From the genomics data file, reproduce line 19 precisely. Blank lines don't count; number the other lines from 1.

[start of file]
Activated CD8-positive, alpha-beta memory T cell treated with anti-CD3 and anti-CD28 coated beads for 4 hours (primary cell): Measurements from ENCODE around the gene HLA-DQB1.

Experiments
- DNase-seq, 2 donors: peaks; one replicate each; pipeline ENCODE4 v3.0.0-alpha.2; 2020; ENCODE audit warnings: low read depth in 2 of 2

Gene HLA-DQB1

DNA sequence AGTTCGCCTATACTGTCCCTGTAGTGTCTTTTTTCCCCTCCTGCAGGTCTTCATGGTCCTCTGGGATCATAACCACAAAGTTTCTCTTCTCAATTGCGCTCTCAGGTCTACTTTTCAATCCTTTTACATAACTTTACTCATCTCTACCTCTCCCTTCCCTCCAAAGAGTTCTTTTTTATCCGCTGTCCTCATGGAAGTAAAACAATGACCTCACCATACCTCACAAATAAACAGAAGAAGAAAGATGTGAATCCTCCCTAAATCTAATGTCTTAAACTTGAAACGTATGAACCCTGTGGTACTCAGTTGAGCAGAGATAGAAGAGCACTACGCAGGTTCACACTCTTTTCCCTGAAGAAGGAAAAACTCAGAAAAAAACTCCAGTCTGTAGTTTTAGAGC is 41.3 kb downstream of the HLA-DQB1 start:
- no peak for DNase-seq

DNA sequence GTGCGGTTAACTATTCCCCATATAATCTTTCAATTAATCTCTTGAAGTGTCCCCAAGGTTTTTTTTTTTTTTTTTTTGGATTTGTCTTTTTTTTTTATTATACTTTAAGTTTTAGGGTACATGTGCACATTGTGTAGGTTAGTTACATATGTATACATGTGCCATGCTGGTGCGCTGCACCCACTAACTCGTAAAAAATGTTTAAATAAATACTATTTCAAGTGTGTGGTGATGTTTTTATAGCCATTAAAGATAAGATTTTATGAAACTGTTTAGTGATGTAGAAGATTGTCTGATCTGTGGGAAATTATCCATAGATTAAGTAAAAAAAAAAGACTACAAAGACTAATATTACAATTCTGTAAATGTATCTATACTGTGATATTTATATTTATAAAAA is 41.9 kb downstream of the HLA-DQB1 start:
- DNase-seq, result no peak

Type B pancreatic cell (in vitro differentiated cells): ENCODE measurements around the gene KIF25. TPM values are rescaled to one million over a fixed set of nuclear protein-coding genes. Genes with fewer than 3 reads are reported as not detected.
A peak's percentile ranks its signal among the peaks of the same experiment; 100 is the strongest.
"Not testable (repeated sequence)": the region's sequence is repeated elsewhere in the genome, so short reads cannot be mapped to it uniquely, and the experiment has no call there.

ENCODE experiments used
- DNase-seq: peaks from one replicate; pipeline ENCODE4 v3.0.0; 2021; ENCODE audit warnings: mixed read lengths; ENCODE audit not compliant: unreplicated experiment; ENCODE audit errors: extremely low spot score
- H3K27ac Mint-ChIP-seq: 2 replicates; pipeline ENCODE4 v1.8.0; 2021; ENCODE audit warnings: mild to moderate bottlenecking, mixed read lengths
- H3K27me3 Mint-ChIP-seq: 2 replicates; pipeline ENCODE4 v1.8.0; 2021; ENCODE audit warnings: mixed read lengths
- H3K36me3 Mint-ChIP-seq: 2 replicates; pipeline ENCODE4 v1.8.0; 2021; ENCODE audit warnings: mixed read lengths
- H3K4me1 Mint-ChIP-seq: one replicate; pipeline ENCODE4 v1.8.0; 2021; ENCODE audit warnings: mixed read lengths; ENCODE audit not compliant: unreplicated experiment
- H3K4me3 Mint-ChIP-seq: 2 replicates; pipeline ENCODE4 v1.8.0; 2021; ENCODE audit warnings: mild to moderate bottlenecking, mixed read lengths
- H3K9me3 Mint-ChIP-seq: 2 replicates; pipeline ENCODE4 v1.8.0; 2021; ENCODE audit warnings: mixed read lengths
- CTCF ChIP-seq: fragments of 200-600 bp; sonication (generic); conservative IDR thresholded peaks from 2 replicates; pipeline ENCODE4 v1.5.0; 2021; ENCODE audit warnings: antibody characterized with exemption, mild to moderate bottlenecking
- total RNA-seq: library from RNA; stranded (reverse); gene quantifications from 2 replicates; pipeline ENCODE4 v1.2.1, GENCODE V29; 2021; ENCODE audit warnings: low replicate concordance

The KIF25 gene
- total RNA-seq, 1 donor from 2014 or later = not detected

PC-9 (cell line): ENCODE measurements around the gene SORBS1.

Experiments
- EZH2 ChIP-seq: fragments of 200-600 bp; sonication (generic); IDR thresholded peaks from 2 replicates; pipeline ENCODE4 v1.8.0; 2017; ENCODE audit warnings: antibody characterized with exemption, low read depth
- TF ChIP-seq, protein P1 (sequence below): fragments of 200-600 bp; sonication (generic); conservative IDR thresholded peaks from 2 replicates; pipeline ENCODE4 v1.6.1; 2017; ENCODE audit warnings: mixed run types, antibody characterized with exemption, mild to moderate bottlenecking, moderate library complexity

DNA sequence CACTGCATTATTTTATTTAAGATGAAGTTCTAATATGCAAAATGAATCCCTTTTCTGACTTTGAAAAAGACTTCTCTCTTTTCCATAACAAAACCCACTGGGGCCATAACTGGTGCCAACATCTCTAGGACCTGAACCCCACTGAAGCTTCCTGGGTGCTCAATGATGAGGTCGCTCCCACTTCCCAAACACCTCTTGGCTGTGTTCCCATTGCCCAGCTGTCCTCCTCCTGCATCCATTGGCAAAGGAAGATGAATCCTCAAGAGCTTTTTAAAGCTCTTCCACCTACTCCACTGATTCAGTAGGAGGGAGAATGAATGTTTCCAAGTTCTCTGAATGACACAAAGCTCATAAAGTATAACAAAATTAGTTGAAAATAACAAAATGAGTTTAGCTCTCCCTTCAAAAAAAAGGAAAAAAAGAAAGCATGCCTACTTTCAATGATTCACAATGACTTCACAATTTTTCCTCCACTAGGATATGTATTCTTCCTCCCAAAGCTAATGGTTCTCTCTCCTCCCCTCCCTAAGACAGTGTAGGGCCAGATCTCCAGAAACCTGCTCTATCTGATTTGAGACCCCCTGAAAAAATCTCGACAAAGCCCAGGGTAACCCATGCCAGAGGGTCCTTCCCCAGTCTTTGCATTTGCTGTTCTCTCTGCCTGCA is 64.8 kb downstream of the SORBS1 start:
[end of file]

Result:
- H3K9me3 Mint-ChIP-seq: 2 replicates; pipeline ENCODE4 v1.8.0; 2021; ENCODE audit warnings: mixed read lengths